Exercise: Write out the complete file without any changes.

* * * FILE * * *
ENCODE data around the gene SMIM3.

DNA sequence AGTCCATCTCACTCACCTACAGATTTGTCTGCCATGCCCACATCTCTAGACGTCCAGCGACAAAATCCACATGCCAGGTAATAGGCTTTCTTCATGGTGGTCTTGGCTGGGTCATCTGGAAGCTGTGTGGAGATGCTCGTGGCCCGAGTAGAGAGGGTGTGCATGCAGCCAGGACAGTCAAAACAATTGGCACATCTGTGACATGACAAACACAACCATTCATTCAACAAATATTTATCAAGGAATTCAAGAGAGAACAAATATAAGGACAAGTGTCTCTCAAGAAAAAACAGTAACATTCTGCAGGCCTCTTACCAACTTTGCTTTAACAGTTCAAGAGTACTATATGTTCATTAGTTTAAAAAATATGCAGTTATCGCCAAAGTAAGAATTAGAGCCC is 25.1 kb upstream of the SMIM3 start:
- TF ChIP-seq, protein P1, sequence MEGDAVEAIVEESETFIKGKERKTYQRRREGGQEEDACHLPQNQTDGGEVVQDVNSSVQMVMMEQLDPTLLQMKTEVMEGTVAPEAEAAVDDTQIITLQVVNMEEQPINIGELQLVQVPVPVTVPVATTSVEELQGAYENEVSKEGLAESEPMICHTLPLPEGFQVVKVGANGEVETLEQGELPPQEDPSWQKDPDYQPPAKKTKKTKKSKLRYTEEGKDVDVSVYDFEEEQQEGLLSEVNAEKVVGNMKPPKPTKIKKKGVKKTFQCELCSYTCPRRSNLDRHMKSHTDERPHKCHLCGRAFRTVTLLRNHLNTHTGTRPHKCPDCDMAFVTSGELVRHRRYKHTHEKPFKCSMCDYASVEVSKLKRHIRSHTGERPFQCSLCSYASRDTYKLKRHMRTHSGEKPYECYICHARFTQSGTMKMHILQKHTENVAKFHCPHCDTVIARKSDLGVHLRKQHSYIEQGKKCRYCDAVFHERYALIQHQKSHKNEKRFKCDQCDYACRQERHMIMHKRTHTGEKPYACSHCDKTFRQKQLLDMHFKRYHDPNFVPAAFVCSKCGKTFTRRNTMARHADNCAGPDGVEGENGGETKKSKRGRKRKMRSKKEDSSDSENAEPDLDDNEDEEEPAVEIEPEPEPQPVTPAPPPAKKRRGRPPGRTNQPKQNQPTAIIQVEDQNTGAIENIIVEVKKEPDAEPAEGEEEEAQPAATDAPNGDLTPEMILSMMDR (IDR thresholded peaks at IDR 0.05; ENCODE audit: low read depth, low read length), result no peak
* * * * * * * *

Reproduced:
ENCODE data around the gene SMIM3.

DNA sequence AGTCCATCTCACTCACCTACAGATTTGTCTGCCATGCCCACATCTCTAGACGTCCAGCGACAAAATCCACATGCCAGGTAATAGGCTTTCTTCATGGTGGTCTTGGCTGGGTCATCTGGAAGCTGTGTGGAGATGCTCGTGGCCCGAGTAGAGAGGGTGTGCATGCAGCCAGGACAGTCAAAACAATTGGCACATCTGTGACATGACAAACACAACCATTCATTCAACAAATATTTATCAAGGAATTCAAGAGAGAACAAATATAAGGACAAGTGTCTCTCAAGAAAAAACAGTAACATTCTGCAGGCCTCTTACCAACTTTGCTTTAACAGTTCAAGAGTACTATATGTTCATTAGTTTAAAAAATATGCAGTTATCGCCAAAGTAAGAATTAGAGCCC is 25.1 kb upstream of the SMIM3 start:
- TF ChIP-seq, protein P1, sequence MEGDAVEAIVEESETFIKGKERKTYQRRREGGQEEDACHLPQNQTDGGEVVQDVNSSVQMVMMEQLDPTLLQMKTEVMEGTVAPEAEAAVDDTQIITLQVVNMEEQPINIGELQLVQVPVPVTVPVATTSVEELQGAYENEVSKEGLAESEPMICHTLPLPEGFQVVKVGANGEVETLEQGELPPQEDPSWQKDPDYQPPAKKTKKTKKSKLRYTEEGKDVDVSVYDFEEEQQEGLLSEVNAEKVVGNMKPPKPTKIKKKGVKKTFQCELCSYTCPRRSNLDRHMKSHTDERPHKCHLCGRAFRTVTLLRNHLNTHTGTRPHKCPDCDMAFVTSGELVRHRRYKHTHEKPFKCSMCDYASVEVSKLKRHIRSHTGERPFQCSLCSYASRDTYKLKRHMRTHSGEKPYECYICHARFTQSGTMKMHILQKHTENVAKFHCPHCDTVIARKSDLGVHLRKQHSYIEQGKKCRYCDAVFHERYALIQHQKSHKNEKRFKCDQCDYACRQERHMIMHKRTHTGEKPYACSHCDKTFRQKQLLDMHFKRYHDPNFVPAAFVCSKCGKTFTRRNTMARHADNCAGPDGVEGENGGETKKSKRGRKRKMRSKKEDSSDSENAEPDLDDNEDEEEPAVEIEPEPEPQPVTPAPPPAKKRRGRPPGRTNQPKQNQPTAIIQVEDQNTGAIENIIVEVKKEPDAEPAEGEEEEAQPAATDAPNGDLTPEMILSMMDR (IDR thresholded peaks at IDR 0.05; ENCODE audit: low read depth, low read length), result no peak